"No, in all these things we are more than conquerors through him who loved us. For I am convinced that neither death nor life, neither angels nor demons, neither the present nor the future, nor any powers, neither height nor depth, nor anything else in all creation, will be able to separate us from the love of God that is in Christ Jesus our Lord." Romans 8:37

House projects and thoughts of spring cleaning

I know that it is a little late for spring cleaning. Actually, I haven't ever really done spring cleaning in this house, not like what I read about in Farmer Boy or heard about from my grandmothers. Orthodox Jews have spring cleaning just before Passover to get out any possible trace of yeast from their house. The "Chicago Tribune" wrote about it a year or so ago and made me glad I wasn't an orthodox Jew in the spring.

Eric and I have been working on our house a bit this year since gas prices and airfare have gone up so much recently, making travel pretty expensive. I just finished painting our bedroom except for the ceiling, which really needs it. Now I am starting to work on the kitchen. Eric already did his part. He took down the drop ceiling, uncovering a mysterious electrical box that looks like it broke through the wall near the ceiling and a bunch of flour moth larva. He also installed track lighting for work areas, a round light for general light, and painted the ceiling. I started preparing some of the cabinets over the stove to be painted, since we can neither afford new ones or the facades you can put over perfectly good but ugly cabinets. This is where the link to spring cleaning comes in play. It took me a good hour or so to clean off six cabinet doors this morning, mainly because I neglected to annually degrease them. Some of the grease had bonded to the varnish and I had to basically strip it using a scrub brush, tri-sodium phosphate and, at times, a putty knife. I also took time to clean the insides of the cabinets because I hadn't done that in quite a while. While I was doing all of this cleaning, I wondered how many people do spring cleaning these days. Is it a vanished practice of a bygone era? I certainly don't remember my mom doing spring cleaning, though she probably worked on it while I was at school. I actually think February would be a good month for doing spring cleaning, since in the Midwest at least, the weather is still pretty bad and we are starting to get cabin fever from all the cold weather since sometime between October and December. Technically it is still wintertime, but when spring actually hits, who wants to be inside cleaning cabinets, refrigerators, dusting and cleaning all those fiddly bits you don't usually get to regularly, like lamp shades? Not me. My favorite part of Wind in the Willows is when Mole gets fed up with spring cleaning and says "hang it all" and runs outside for some fresh clean air.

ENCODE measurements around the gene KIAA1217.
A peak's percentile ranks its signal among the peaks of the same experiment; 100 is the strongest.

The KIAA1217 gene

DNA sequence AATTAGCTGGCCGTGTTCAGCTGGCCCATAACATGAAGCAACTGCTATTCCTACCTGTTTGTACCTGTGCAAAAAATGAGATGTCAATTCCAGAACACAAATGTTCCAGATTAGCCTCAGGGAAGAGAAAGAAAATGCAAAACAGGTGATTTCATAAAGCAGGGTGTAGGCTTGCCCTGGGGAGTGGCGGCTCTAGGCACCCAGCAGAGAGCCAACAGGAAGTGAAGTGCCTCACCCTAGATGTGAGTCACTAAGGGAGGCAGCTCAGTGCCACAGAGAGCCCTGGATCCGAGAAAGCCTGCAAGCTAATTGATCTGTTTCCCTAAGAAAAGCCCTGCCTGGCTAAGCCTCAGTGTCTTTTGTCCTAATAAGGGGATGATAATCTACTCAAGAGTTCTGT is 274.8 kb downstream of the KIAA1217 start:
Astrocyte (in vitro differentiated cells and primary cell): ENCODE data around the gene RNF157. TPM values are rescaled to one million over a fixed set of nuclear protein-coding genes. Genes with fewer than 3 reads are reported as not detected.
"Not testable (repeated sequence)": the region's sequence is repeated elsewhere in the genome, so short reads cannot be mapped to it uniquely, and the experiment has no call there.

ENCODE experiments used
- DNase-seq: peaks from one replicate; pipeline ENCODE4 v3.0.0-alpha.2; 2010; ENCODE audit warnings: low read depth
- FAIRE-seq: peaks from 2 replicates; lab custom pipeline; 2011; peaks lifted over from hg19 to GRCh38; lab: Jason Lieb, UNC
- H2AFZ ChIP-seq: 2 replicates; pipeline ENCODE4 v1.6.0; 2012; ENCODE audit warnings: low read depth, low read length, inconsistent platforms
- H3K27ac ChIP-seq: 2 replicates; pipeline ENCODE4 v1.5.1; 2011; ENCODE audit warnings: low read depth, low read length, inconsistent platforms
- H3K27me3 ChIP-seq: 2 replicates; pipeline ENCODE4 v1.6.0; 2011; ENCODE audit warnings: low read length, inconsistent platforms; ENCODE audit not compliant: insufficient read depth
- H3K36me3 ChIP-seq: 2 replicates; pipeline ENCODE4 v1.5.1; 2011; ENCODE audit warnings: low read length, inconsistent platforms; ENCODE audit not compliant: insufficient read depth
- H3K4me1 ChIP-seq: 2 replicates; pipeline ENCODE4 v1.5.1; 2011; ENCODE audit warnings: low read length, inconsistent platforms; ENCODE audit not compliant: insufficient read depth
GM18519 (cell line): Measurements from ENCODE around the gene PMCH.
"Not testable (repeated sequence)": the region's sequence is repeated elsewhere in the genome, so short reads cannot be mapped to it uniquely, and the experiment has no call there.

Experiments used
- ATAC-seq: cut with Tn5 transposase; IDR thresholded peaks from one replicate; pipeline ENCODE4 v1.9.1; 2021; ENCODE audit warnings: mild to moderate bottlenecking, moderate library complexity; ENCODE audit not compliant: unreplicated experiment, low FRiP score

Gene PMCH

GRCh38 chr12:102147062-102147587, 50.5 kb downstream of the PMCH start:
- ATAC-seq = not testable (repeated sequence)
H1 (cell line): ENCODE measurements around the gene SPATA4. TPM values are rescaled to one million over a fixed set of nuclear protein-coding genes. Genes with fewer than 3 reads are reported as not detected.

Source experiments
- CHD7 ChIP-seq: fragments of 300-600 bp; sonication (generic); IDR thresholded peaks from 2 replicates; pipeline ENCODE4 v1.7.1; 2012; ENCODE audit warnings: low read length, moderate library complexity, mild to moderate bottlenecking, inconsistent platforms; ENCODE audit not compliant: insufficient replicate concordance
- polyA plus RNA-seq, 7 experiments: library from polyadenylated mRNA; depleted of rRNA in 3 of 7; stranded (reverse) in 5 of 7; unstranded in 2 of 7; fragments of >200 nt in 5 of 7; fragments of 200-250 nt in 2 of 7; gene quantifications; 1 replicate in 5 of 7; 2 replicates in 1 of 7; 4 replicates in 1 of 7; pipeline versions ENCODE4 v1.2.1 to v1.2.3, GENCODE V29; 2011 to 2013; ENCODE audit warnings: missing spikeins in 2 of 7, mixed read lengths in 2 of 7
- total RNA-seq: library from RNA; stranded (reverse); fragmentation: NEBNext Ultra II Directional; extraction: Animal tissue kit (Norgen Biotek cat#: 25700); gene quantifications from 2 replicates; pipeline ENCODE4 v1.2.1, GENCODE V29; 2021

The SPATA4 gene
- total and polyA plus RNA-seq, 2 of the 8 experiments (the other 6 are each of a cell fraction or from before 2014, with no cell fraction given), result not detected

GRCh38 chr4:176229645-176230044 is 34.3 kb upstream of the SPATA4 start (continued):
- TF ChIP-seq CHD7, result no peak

One thing I noticed is that the wood cabinets weren't nearly so dark and ugly once I finished getting the years of dirt off of them. I will still paint them because the kitchen isn't big enough to support the dark walnut stain and nothing improves a place more than a fresh coat of paint. When I am done, I might use my newfound skills of prepping and painting wood to try and paint over the dark walnut finish of the kitchen window. Dark walnut woodwork pervades our house, giving it a wonderful 70's feel, even though the house was built in the 1980's. Over time, that too will change.